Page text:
The distance between the needles on a tufting machine.
The gauge is expressed in fractions of an inch, and refers to the number of needles which are positioned across the width of the tufting machine.
The distance between the stitches made by the needles (the distance which the backing material travels before the needle inserts the next tuft).
Pitch is expressed in terms of the number of tufts per inch. Density refers to the closeness of the pile yarns, and is an indication of both gauge and pitch. Generally, the higher the density, the better the quality of the carpet.
The weight, expressed in the number of ounces per yard of fiber extending above the primary backing.
These factors (gauge, pitch, density and face weight) all have direct effects upon each of the others.
For instance, if the density increases with the pile height remaining the same, the face weight will increase.
Or if the pile height increases with the density remaining the same, the face weight will increase.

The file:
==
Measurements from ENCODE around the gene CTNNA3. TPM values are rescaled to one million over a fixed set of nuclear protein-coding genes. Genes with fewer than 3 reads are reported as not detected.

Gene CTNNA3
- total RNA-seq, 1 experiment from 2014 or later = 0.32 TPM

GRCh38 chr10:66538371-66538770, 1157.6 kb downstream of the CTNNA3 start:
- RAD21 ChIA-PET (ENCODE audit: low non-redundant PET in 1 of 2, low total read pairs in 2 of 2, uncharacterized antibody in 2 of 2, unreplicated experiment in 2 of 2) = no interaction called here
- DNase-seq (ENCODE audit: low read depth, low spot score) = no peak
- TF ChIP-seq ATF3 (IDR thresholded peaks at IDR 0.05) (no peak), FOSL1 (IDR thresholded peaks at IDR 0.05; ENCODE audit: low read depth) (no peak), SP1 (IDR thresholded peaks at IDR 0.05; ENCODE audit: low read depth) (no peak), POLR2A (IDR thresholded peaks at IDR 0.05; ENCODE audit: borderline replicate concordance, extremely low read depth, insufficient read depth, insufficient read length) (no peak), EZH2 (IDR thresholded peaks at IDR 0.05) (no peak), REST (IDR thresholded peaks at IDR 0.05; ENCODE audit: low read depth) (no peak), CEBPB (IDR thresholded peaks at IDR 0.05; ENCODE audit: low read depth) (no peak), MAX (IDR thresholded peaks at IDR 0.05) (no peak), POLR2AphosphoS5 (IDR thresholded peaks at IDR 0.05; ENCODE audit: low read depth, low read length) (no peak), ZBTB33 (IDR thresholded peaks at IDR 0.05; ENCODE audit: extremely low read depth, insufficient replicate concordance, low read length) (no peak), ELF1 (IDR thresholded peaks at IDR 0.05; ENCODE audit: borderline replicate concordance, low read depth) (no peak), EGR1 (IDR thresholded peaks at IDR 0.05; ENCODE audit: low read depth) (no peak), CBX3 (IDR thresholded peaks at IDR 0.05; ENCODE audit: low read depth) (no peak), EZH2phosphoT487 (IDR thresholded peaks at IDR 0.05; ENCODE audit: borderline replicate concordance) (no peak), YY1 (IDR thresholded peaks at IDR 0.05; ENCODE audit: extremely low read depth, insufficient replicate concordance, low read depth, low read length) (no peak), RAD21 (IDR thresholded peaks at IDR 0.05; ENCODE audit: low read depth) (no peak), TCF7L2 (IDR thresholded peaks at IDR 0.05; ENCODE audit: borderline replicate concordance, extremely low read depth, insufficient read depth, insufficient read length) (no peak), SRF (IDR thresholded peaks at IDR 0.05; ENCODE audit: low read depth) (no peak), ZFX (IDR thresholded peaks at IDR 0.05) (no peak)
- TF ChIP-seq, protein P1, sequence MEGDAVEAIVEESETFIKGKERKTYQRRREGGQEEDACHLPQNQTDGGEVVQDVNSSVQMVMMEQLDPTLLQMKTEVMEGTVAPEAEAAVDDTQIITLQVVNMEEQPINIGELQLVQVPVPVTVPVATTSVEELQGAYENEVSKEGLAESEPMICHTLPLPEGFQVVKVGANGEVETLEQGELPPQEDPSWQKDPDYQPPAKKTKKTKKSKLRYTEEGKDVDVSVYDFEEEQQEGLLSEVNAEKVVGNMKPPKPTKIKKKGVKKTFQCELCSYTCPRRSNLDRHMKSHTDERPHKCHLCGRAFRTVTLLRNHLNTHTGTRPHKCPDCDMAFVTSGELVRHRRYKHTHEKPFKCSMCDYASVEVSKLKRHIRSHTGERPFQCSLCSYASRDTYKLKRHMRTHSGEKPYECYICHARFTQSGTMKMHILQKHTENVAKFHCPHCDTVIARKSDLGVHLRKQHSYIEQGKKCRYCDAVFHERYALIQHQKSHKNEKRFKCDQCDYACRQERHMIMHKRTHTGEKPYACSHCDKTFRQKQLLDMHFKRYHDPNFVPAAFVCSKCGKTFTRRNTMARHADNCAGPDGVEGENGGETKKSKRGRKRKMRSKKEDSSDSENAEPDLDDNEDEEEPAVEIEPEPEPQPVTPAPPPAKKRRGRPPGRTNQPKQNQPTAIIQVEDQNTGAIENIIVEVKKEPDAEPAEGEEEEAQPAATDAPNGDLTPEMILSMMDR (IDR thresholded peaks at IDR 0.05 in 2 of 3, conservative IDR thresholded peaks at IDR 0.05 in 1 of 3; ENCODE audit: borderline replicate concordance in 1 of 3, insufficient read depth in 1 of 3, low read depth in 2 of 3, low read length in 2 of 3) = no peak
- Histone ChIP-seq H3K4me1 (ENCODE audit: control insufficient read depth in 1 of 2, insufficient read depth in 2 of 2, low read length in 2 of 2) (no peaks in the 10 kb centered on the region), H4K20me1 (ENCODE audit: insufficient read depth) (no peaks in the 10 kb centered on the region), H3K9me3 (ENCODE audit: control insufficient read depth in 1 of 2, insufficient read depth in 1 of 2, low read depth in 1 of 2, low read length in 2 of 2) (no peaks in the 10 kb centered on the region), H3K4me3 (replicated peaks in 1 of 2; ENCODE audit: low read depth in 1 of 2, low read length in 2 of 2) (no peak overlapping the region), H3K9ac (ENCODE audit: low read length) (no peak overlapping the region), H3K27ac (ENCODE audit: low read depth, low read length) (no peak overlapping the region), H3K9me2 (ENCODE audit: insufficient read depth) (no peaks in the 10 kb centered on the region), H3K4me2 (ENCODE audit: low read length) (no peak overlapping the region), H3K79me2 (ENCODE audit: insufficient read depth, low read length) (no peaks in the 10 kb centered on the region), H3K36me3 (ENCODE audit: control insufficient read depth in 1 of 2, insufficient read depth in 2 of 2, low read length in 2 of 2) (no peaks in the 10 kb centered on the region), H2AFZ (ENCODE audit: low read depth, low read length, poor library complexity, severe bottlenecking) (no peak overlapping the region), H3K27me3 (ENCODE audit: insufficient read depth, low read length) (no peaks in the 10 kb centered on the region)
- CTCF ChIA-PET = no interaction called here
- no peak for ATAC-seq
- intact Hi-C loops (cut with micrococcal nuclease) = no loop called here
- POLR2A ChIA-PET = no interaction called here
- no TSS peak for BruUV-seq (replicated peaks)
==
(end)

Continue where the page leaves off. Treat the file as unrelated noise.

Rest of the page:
The rest of this information will be based on Cut-Pile designs (59% of the current market), Loop-Pile designs (28% of the market), and Cut and Loop-Pile combination designs (13% of the market).
A saxony configuration will generally have a pile height of about three quarters of an inch.
The main distinction of a saxony will be in the fact that the pile is made up of twisted, heat-set yarns with sufficient density to cause them to stand upright to foot traffic.
Ninety percent of the expensive carpets made today are of the saxony pile.